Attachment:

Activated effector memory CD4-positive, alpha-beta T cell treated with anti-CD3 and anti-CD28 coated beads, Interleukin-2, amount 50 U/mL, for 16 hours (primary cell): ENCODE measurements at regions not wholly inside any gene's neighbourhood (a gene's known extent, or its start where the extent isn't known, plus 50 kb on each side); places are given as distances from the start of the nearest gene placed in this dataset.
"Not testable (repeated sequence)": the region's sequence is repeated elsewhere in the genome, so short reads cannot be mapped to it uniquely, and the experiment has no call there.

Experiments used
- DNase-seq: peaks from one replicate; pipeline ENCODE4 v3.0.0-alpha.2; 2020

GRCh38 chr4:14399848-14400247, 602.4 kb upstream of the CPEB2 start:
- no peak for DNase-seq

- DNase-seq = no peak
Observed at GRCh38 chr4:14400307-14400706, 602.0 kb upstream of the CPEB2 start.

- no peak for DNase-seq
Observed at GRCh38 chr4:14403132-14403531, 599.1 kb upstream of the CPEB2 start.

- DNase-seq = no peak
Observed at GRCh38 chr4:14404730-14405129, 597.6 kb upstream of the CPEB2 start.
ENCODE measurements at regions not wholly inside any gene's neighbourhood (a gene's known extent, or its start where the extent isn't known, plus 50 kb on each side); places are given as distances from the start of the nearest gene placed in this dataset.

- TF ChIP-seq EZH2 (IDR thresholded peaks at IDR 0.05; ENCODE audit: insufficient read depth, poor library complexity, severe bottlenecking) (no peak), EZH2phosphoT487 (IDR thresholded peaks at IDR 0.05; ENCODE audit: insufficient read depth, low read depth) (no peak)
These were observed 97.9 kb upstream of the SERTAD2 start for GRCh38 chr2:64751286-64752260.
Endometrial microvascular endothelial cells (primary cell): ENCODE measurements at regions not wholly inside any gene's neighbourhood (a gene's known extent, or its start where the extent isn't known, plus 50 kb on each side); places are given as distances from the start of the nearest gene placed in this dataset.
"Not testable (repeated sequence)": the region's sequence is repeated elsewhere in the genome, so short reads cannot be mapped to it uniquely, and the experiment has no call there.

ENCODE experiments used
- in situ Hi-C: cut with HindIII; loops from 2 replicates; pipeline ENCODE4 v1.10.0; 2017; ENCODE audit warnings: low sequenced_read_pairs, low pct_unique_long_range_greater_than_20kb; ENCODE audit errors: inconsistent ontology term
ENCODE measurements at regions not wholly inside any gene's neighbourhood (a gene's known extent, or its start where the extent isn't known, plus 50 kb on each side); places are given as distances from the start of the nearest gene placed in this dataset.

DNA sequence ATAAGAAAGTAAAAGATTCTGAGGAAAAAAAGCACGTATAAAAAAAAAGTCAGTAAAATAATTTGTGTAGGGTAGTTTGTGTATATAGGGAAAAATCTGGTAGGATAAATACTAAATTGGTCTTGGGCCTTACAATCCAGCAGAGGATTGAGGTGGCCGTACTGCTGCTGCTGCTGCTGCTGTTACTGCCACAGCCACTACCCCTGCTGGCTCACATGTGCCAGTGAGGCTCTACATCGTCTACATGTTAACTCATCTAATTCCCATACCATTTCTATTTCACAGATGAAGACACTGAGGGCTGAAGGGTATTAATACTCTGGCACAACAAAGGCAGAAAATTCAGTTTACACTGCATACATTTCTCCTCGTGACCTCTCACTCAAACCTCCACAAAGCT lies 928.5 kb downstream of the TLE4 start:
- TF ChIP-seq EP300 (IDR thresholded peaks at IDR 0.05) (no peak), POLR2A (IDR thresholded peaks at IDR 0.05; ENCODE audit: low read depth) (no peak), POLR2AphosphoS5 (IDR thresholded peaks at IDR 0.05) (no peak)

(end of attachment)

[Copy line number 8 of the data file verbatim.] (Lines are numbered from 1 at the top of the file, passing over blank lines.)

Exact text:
Observed at GRCh38 chr4:14400307-14400706, 602.0 kb upstream of the CPEB2 start.